income between California and the rest of the U.S. by percentile with
each line representing one of the four business cycle peak years used
in the analysis: 1969, 1979, 1989, and 1998. Where the line is above zero,
families in that percentile in California had higher real incomes than
families in the rest of the U.S.; where the line is below zero, families
in California had lower real incomes than families elsewhere in the nation.
As Figure 1 shows, in each of the years except 1998, families in California
had higher real adjusted incomes than families elsewhere in the United
States at every percentile of the income distribution. The dollar difference
in income levels between California and the rest of the nation was largest
in 1969. As the relative income gains outside of California surpassed
those realized by Californians, the dollar difference between incomes
in the state and elsewhere in the nation decreased. In 1969 a family at
the 50th percentile of the income distribution in California earned about
$2,418 more than the median family living elsewhere in the U.S. In 1989,
the difference still was positive but had fallen to about $1,877. The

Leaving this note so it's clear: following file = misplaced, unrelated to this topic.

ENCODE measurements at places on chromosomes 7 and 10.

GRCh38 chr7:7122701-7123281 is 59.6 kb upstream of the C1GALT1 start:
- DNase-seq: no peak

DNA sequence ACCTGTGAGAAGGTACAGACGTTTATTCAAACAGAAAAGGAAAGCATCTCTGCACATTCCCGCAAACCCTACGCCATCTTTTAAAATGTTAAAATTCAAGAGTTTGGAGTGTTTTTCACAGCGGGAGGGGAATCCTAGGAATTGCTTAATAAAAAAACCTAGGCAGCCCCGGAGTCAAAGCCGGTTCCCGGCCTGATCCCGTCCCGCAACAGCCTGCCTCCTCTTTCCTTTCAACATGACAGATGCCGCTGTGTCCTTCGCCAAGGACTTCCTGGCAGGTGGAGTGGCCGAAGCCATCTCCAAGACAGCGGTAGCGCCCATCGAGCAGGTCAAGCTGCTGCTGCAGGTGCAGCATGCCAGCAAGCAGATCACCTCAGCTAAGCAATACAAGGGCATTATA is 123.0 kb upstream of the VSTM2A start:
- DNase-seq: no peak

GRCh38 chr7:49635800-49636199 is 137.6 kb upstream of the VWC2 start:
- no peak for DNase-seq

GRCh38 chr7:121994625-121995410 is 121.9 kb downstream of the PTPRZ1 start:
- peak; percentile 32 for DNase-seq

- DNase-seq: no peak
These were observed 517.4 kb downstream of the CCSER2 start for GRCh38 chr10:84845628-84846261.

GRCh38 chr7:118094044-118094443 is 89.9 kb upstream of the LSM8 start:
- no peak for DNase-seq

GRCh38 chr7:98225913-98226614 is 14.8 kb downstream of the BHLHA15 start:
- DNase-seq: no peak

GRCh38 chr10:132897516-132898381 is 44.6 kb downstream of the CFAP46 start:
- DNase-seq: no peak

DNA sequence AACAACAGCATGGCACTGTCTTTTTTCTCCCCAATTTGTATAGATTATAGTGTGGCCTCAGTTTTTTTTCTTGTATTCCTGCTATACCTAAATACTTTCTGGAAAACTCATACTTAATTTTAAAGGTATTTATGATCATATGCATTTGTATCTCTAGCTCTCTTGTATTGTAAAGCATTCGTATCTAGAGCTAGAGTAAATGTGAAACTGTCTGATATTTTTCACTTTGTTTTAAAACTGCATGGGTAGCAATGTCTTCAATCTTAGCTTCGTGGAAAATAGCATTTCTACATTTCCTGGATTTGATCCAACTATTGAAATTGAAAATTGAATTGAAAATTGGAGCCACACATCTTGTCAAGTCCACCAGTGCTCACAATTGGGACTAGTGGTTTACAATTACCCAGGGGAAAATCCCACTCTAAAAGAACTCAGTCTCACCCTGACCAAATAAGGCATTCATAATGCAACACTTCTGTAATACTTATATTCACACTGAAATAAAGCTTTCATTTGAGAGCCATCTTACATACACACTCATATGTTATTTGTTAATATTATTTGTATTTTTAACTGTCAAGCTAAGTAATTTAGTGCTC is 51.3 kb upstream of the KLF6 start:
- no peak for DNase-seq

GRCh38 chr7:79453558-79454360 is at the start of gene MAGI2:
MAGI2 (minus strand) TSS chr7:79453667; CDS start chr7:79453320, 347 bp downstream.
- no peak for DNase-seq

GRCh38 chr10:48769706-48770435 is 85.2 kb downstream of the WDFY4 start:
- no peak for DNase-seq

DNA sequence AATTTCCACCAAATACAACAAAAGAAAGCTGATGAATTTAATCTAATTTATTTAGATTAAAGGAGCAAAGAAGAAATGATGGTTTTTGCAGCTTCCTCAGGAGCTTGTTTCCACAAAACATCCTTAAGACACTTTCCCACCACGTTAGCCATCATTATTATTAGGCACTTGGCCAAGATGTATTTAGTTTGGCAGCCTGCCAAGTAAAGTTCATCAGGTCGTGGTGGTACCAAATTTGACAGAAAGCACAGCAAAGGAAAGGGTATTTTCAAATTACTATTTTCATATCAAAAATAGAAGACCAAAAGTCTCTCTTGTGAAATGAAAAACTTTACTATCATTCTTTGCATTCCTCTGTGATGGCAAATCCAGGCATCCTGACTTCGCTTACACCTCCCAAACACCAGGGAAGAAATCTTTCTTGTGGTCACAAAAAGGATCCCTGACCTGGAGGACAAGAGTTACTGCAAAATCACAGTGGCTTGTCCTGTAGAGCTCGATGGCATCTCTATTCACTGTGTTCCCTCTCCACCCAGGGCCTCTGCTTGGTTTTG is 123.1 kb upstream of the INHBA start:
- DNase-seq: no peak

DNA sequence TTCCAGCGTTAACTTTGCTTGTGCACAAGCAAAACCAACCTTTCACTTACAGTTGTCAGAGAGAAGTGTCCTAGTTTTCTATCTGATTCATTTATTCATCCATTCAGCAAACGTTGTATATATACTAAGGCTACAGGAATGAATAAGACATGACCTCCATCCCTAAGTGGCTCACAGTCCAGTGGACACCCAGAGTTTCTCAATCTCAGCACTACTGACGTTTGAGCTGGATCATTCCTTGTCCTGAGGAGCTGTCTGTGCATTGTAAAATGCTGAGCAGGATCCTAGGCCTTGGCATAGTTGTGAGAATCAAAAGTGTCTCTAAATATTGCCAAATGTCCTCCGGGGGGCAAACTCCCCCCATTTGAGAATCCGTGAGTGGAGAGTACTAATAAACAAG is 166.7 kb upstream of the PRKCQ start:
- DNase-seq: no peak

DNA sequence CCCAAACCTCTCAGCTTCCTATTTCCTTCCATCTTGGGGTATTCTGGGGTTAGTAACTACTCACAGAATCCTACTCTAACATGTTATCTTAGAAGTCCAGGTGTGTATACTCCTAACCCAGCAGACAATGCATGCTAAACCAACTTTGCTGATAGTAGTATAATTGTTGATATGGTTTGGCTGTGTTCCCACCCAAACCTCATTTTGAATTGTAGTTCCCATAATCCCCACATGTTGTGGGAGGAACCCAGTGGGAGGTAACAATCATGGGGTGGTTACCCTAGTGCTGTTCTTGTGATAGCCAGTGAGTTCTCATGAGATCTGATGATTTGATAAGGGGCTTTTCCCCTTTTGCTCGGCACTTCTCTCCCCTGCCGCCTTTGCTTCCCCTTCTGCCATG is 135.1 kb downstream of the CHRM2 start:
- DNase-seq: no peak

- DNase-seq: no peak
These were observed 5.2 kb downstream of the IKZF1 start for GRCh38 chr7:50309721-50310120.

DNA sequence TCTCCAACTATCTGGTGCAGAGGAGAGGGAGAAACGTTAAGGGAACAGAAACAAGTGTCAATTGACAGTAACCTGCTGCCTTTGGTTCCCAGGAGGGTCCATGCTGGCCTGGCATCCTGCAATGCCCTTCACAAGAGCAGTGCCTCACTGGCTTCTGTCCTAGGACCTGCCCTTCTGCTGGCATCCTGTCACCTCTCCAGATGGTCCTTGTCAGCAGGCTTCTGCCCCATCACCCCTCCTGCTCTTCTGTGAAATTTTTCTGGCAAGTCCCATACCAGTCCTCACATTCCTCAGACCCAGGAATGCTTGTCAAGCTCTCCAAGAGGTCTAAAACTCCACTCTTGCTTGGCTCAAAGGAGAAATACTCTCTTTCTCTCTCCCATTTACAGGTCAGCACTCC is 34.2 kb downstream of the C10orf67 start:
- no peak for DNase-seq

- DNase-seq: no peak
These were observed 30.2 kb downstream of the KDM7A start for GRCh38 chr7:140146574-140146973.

change was even greater for families at the bottom of the income distribution.
In 1969, a family at the 10th percentile of the California income distribution
had about $1,400 more than an equivalent family living elsewhere in the
U.S. By 1989, this difference had shrunk considerably; the difference
in family income at the 10th percentile was about $370 in 1989.
However, the most striking result in Figure 1 is the change in California's
experience during the 1990s. In 1998, only families in the top 70th percentile
or above of California's income distribution had real adjusted incomes
greater than their counterparts elsewhere in the U.S. Families occupying
the remaining percentiles of California's income distribution had lower